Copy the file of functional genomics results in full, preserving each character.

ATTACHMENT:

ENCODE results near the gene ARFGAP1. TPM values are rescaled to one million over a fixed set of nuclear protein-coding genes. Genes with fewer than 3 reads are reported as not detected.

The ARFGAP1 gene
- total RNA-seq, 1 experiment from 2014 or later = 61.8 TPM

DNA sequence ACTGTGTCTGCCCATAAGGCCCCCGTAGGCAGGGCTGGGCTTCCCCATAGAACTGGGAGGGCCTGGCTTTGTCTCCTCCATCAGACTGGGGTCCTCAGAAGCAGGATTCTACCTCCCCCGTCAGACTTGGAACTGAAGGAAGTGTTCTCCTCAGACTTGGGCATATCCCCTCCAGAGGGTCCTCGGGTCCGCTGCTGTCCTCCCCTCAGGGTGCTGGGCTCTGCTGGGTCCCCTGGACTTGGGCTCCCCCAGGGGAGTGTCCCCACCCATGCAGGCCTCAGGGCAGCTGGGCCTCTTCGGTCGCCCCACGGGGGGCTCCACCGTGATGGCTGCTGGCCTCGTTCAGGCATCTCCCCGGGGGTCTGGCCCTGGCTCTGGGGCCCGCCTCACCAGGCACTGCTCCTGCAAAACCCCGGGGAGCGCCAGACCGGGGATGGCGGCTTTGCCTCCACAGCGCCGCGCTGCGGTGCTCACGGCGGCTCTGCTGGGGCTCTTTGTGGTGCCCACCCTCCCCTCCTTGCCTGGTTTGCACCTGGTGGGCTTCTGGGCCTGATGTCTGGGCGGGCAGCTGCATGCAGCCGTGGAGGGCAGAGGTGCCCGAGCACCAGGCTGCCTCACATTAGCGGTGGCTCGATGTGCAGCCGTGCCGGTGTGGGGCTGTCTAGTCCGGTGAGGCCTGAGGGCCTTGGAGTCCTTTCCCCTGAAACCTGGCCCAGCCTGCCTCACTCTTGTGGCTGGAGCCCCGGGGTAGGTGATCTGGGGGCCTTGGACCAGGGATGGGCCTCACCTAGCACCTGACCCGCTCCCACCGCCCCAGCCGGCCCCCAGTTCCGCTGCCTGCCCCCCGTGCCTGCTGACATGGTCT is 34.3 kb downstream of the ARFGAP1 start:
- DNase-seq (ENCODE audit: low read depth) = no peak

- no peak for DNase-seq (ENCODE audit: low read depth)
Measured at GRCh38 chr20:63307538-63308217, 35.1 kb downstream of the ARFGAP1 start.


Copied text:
ENCODE results near the gene ARFGAP1. TPM values are rescaled to one million over a fixed set of nuclear protein-coding genes. Genes with fewer than 3 reads are reported as not detected.

The ARFGAP1 gene
- total RNA-seq, 1 experiment from 2014 or later = 61.8 TPM

DNA sequence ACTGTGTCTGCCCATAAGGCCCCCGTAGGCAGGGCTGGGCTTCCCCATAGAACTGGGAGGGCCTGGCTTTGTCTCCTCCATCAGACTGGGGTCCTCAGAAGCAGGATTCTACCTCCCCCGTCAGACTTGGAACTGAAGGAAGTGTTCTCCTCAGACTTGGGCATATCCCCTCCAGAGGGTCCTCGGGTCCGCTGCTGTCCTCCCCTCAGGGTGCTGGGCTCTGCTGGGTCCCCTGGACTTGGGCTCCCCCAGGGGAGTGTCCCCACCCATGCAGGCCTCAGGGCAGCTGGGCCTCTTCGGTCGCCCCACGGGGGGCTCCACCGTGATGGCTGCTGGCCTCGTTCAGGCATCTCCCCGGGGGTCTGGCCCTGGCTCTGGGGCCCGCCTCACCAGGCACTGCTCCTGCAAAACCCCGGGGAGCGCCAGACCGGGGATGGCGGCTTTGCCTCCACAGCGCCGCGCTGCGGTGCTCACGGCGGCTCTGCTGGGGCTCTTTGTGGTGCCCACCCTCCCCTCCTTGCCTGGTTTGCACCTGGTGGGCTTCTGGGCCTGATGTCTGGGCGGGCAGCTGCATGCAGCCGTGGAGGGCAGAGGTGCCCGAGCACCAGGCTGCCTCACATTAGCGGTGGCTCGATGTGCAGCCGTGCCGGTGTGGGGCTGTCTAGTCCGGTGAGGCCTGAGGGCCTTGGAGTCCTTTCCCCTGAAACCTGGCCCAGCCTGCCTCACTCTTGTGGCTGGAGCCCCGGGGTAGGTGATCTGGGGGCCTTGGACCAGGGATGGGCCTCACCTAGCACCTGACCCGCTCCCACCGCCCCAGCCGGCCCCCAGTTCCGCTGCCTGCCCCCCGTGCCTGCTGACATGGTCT is 34.3 kb downstream of the ARFGAP1 start:
- DNase-seq (ENCODE audit: low read depth) = no peak

- no peak for DNase-seq (ENCODE audit: low read depth)
Measured at GRCh38 chr20:63307538-63308217, 35.1 kb downstream of the ARFGAP1 start.